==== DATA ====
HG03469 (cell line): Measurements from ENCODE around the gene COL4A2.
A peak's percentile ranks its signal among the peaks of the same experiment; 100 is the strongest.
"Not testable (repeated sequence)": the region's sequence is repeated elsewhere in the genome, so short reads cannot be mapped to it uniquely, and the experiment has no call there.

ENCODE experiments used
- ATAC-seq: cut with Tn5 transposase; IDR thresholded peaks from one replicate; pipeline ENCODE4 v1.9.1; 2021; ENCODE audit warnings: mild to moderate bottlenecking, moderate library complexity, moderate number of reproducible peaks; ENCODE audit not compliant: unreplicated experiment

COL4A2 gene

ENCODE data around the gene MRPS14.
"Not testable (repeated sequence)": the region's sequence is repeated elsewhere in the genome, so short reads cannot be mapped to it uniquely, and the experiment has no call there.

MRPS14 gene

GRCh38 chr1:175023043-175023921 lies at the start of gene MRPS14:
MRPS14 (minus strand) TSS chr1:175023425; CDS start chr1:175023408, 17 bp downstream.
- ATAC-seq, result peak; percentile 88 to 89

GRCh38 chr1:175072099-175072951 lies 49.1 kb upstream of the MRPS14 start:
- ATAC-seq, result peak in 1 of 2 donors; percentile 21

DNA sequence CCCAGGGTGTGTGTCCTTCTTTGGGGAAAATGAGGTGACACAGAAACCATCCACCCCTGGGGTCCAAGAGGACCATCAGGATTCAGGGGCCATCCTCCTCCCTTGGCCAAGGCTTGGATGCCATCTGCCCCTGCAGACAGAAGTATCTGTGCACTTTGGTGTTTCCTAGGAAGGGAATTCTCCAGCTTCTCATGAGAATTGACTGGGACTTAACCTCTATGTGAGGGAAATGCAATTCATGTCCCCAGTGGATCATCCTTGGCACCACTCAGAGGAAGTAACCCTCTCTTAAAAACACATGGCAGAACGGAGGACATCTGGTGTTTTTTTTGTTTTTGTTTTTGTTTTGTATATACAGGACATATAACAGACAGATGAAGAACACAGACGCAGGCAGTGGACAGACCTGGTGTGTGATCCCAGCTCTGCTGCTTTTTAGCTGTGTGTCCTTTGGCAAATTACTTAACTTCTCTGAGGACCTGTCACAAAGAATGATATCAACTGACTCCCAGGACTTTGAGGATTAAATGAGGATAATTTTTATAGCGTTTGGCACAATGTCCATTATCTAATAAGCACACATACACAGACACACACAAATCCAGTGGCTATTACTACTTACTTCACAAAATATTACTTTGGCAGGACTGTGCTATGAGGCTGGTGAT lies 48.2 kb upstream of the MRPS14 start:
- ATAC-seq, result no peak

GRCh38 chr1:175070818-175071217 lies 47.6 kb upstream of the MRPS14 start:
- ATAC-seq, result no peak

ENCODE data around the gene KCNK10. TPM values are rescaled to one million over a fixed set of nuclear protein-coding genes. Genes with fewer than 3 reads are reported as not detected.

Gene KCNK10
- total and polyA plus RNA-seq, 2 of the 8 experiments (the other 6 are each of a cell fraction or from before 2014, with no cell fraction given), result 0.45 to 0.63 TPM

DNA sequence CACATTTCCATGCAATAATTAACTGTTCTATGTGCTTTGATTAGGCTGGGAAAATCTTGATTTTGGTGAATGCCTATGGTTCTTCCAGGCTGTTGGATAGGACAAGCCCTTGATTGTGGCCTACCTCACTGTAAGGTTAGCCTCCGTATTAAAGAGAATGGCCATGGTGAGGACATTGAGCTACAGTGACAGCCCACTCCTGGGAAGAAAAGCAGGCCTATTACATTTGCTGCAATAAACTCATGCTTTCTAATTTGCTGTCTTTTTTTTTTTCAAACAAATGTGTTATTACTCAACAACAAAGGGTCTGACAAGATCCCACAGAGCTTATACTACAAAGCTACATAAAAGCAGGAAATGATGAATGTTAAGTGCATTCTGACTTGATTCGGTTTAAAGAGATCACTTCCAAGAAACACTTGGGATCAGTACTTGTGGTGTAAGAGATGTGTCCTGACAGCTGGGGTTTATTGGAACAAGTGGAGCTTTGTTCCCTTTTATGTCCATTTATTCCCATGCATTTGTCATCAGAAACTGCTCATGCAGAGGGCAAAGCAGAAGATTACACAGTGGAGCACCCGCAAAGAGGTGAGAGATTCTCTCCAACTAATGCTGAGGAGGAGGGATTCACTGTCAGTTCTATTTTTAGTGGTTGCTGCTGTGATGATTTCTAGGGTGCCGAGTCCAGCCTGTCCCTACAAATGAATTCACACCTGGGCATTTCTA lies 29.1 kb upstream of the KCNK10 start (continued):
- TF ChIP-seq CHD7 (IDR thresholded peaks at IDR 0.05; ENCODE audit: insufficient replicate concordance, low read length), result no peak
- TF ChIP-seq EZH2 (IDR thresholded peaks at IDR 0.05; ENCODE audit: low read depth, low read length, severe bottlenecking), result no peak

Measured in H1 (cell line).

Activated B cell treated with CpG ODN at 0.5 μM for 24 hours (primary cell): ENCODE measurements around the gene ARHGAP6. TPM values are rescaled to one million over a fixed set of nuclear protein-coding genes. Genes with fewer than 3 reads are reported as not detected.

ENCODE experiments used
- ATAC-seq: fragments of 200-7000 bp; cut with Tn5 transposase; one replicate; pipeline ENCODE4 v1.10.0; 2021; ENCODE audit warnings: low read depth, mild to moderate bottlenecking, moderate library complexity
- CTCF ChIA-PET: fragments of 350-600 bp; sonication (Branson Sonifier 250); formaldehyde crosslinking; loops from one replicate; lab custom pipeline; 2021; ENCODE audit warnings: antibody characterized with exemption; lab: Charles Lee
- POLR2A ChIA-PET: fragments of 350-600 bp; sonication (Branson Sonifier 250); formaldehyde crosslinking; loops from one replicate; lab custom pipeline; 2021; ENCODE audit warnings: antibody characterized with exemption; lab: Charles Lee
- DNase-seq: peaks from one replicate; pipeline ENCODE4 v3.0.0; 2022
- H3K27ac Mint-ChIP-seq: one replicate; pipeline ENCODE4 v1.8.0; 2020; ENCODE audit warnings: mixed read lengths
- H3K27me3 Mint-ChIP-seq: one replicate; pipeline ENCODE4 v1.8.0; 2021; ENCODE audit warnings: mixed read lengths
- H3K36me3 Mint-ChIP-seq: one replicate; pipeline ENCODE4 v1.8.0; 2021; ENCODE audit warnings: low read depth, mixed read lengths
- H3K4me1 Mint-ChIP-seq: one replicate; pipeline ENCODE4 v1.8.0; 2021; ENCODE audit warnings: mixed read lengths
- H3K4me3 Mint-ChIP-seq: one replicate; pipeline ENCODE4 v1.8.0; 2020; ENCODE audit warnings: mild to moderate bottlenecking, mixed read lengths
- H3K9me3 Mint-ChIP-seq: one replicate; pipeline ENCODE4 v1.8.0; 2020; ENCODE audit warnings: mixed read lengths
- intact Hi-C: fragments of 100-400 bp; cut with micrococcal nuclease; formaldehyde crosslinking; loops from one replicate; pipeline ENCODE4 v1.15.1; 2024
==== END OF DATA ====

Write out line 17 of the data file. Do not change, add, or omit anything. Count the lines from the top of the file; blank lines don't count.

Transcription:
GRCh38 chr1:175070818-175071217 lies 47.6 kb upstream of the MRPS14 start: